Anderson-Darling: A Goodness of Fit Test for Small Samples Assumptions

Introduction

Most statistical methods assume an underlying distribution in the derivation of their results. However, when we assume that our data follow a specific distribution, we take a serious risk. If our assumption is wrong, then the results obtained may be invalid. For example, the confidence levels of the confidence intervals (CI) or hypotheses tests implemented [2, 7] may be completely off. Consequences of mis-specifying the distribution may prove very costly. One way to deal with this problem is to check the distribution assumptions carefully.

There are two main approaches to checking distribution assumptions [2, 3, and 6]. One involves empirical procedures, which are easy to understand and implement and are based on intuitive and graphical properties of the distribution that we want to assess. Empirical procedures can be used to check and validate distribution assumptions. Several of them have been discussed at length in other RIAC START sheets [8, 9, and 10].

There are also other, more formal, statistical procedures for assessing the underlying distribution of a data set. These are the Goodness of Fit (GoF) tests. They are numerically convoluted and usually require specific software to perform the lengthy calculations. But their results are quantifiable and more reliable than those from the empirical procedure. Here, we are interested in those theoretical GoF procedures specialized for small samples. Among them, the AndersonDarling (AD) and the Kolmogorov-Smirnov (KS) tests stand out. This START sheet discusses the former of the two; the latter (KS) is discussed in [12].

In this START sheet, we provide an overview of some issues associated with the implementation of the AD GoF test, especially when assessing the Exponential, Weibull, Normal, and Lognormal distribution assumptions. These distributions are widely used in quality and reliability work. We first review some theoretical considerations to help us better understand (and apply) these GoF tests. Then, we develop several numerical and graphical examples that illustrate how to implement and interpret the GoF tests for fitting several distributions.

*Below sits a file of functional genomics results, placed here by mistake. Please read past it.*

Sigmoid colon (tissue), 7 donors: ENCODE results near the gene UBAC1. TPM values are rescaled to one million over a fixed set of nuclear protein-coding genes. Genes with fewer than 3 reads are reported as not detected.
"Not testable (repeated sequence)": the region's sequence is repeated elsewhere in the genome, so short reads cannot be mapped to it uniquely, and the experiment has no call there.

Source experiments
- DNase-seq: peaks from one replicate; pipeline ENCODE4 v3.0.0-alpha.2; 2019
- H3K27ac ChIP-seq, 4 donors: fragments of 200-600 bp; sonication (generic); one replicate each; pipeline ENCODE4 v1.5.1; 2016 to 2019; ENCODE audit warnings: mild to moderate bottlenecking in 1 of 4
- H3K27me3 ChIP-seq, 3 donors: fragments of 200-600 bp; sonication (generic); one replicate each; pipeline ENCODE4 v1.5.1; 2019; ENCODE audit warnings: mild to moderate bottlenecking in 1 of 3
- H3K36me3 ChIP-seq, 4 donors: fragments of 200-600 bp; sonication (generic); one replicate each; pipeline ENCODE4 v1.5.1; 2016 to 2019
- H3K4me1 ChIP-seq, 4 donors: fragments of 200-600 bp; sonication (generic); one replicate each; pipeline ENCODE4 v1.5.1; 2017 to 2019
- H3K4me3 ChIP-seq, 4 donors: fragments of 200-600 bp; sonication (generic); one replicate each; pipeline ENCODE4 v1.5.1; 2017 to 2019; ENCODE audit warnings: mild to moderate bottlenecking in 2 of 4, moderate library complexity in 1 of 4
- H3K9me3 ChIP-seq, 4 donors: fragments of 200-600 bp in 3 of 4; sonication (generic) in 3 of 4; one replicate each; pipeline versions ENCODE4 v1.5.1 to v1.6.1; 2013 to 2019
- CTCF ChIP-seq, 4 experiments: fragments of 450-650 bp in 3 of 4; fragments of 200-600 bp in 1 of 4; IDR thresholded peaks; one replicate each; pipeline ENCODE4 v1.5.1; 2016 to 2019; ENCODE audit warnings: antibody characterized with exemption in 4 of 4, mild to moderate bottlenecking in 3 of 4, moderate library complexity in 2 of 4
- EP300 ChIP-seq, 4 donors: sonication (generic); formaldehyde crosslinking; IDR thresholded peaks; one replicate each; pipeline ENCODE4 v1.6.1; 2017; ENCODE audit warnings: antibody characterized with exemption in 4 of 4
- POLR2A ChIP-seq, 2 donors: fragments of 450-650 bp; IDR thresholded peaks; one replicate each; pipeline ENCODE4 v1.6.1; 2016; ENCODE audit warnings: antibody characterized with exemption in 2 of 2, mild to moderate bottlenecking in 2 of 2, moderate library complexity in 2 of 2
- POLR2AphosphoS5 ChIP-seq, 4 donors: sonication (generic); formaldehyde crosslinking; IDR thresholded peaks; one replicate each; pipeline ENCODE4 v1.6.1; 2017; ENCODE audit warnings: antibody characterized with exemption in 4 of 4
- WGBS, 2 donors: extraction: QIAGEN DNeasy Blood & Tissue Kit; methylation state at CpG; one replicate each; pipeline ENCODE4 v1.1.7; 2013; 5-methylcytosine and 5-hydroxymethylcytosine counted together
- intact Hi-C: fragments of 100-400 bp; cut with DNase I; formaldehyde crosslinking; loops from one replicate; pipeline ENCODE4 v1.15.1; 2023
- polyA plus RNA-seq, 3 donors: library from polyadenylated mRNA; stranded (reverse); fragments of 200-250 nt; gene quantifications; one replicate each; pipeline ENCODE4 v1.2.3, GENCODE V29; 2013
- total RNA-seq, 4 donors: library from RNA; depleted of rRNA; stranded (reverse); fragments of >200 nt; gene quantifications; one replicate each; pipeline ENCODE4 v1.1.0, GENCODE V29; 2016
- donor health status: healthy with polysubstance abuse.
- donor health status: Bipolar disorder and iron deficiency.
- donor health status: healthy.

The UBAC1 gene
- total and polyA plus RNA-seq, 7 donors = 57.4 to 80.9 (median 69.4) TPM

Statistical Background

Establishing the underlying distribution of a data set (or random variable) is crucial for the correct implementation of some statistical procedures. For example, both the small sample t test and CI, for the population mean, require that the distribution of the underlying population be Normal. Therefore, we first need to establish (via GoF tests) whether the Normal applies before we can correctly implement these statistical procedures.

GoF tests are essentially based on either of two distribution elements: the cumulative distribution function (CDF) or the probability density function (pdf). The Chi-Square test is based on the pdf Both the AD and KS GoF tests use the cumulative distribution function (CDF) approach and therefore belong to the class of "distance tests."

We have selected the AD and KS from among the several distance tests for two reasons. First, they are among the best distance tests for small samples (and they can also be used for large samples). Secondly, because various statistical packages are available for both AD and KS, they are widely used in practice. In this START sheet, we will demonstrate how to use the AD test with the one particular software package - Minitab.

To implement distance tests, we follow a well-defined series of steps. First, we assume a pre-specified distribution (e.g., Normal). Then, we estimate the distribution parameters (e.g., mean and variance) from the data or obtain them from prior experiences. Such a process yields a distribution hypothesis, also called the null hypothesis (or H0), with several parts that must be jointly true. The negation of the assumed distribution (or its parameters) is the alternative hypothesis (also called H1). We then test the assumed (hypothesized) distribution using the data set. Finally, H0 is rejected whenever any one of the elements composing H0 is not supported by the data.

In distance tests, when the assumed distribution is correct, the theoretical (assumed) CDF (denoted F0) closely follows the empirical step function CDF (denoted Fn), as conceptually illustrated in Figure 1. The data are given as an ordered sample {X1< X2 < ... < Xn} and the assumed (H0) distribution has a CDF, F0(x). Then we obtain the corresponding GoF test statistic values. Finally, we compare the theoretical and empirical results. If they agree (probabilistically) then the data supports the assumed distribution. If they do not, the distribution assumption is rejected.

Figure 1. Distance Goodness of Fit Test Conceptual Approach (Click to Zoom)

The test has, however, an important caveat. Theoretically, distance tests require the knowledge of the assumed distribution parameters. These are seldom known in practice. Therefore, adaptive procedures are used to circumvent this problem when implementing GoF tests in the real world (e.g., see [6], Chapter 7). This drawback of the AD GoF test, which otherwise is very powerful, has been addressed in [4, 5] by using some implementation procedures. The AD test statistics (formulas) used in this START sheet and taken from [4, 5] have been devised for their use with parameters estimated from the sample. Hence, there is no need for further adaptive procedures or tables, as does occur with the KS GoF test that we demonstrate in [12].

Fitting a Normal Using the Anderson-Darling GoF Test

Anderson-Darling (AD) is widely used in practice. For example, MIL-HDBKs 5 and 17 [4, 5, and 2], use AD to test Normality and Weibull. In this and the next section, we develop two examples using the AD test; first for testing Normality and then, in the next section, for testing the Weibull assumption. If there is a need to test for Lognormality, then log-transform the original data and use the AD Normality test on the transformed data set.

The AD GoF test for Normality (Reference [5] Section 8.3.4.1) has the functional form:

 (1)